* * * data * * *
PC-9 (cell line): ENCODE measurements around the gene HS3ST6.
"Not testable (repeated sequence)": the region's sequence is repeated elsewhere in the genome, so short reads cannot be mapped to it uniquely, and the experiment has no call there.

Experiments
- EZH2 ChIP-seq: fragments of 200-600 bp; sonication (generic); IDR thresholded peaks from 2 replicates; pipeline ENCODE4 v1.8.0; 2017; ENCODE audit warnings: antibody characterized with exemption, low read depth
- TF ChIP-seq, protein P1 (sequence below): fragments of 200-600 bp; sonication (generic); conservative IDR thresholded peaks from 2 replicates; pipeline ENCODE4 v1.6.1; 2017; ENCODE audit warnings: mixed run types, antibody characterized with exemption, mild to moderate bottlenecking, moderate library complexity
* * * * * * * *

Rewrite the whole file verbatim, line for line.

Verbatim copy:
PC-9 (cell line): ENCODE measurements around the gene HS3ST6.
"Not testable (repeated sequence)": the region's sequence is repeated elsewhere in the genome, so short reads cannot be mapped to it uniquely, and the experiment has no call there.

Experiments
- EZH2 ChIP-seq: fragments of 200-600 bp; sonication (generic); IDR thresholded peaks from 2 replicates; pipeline ENCODE4 v1.8.0; 2017; ENCODE audit warnings: antibody characterized with exemption, low read depth
- TF ChIP-seq, protein P1 (sequence below): fragments of 200-600 bp; sonication (generic); conservative IDR thresholded peaks from 2 replicates; pipeline ENCODE4 v1.6.1; 2017; ENCODE audit warnings: mixed run types, antibody characterized with exemption, mild to moderate bottlenecking, moderate library complexity